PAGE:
Mayor Michael Bloomberg was in Washington Wednesday to appeal to top lawmakers for funding to help the city recover from Hurricane Sandy.
He thanked the federal government for help provided so far, but said the city will need help going forward.
The mayor estimates the city sustained about $19 billion in private and public damage in the storm.
He is trying to convince congressional leaders to allow the federal government to reimburse 100 percent of the funds spent on Hurricane Sandy recovery for damage in New York City not covered by private insurance, which amounts to about $15 billion in funding.
The Federal Emergency Management Agency has agreed to cover about $5.5 billion so far.
New York State will need a total of $42 billion overall to recover from the damage.
The mayor pointed out that New York City provides more than 4 percent of gross domestic product for the whole country, and said that's plenty of reason for Congress to help the city.
"We're all in this together," Bloomberg said. "We're not Republicans or Democrats. We're Americans, and we have to help each other when natural disasters take place."
New York’s congressional delegation has been working with the Obama administration to craft a supplemental bill for more disaster relief aid, which they expect to be ready by next week. However, it is unclear if the bill will have enough support in Congress to pass.
"There's no doubt this is gonna be a hard fight," said Senator Charles Schumer. "We have a Congress that is decidedly less friendly to disaster aid than any in 100 years. We're in the middle of very strenuous negotiations over the fiscal cliff."
Even with the ever-partisan environment on Capitol Hill, lawmakers on both sides of the aisle say the will is there to help New York.
"House Republicans are with these people, and Speaker Boehner has given me his word that they're going to do everything they can, and that we will not hold this up because of offsets, that we will move forward," said Rep. Michael Grimm.
It’s still not clear whether rank-and-file Republicans will be on board with a plan that doles out aid with no way to pay for it. There's also politics surrounding whether New York should get so much.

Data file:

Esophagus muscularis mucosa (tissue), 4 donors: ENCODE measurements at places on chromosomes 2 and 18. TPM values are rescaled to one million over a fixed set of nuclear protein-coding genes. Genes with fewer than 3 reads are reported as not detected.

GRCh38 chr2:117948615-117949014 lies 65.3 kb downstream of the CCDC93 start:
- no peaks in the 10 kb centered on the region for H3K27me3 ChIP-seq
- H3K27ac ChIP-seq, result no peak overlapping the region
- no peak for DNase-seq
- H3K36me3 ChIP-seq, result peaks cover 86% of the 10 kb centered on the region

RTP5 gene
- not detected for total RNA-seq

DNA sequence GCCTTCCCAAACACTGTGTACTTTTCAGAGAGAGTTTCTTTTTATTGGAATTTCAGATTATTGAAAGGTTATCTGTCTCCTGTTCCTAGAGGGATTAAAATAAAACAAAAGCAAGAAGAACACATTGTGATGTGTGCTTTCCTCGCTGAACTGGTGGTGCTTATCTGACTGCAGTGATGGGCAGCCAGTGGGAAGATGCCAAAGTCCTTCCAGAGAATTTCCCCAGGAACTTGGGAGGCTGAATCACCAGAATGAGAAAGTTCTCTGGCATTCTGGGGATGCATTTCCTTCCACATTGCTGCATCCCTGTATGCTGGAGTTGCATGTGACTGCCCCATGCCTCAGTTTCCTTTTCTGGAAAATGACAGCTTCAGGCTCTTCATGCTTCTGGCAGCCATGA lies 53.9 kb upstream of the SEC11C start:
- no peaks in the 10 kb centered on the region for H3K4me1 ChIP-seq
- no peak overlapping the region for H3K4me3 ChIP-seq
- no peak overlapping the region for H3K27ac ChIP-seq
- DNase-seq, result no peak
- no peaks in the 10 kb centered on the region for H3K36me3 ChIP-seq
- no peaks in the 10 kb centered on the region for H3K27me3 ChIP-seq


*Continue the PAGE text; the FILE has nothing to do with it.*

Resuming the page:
"There are still states that feel they are still waiting on funding from storms from prior years," Grimm said.
Bloomberg said he will continue to make trips to Washington until New York gets the help it needs. He said he expects Governor Andrew Cuomo will also meet with leaders on Capitol Hill.
On Monday, Governor Cuomo met with the mayor and the state congressional delegation in Midtown and announced that New York State would need about $32 billion to recover from Sandy-related damage and more than $9 billion in supplemental aid to help prevent and lessen the impact from future storms.
New Jersey Governor Chris Christie is asking for $36.8 billion in federal aid to clean up damage from Sandy and to prepare the state for future storms.
Christie and Cuomo released a joint statement Wednesday, saying their states' economies and infrastructures are dependent on one another and share common goals in the rebuilding effort.
They said they will work with their congressional delegations and the Obama administration to ensure their states get as much federal support as possible.
Cuomo Appoints Members Of Three Disaster Preparedness Commissions
Governor Andrew Cuomo announced Wednesday appointments to three commissions he set up to devise ways the state can prepare itself to weather future storms and climate change.
The members of the NYS 2100 commission, which is charged with improving state infrastructure's resiliency to natural disasters and other emergencies, include Metropolitan Transit Authority Chairman Joseph Lhota and Scott Rechler, the vice-chair of the Port Authority.
The NYS Respond commission, which focuses on the state’s ability to respond to future weather-related disasters, includes Sheena Wright, the president of United Way of New York City, and Mike McManus, the president of the New York State Professional Fire Fighters Association.
The NYS Ready commission, which will improve state health care, energy, communications and other key systems, includes Mary Ann Christopher, the president and CEO of Visiting Nurse Service of New York, and Bill Wilson, the president and CEO of Pepsi-Cola Bottling Company of New York.
These commissions have little more than a month to accomplish their work, as their recommendations are due to Cuomo by January 3.
The governor also announced today that the New York State Insurance Fund extended payment deadlines for policyholders affected by Hurricane Sandy.
Workers' compensation and disability benefits for policyholders throughout the city with a premium due between October 26 and December 26 now have until January 26 to pay.
All policyholders will receive a minimum 30-day grace period, with some receiving up to 90 days.
The NYSIF says policyholders should contact their underwriter to adjust premiums and set up payment plans that will help them recover faster.
Also, the NYSIF is suspending policy cancelations for anyone who did not pay in the 30 days following the storm. The NYSIF has so far reinstated nearly 9,000 policies.
For more information, contact a local business office or NYSIF at 1-877-898-8308.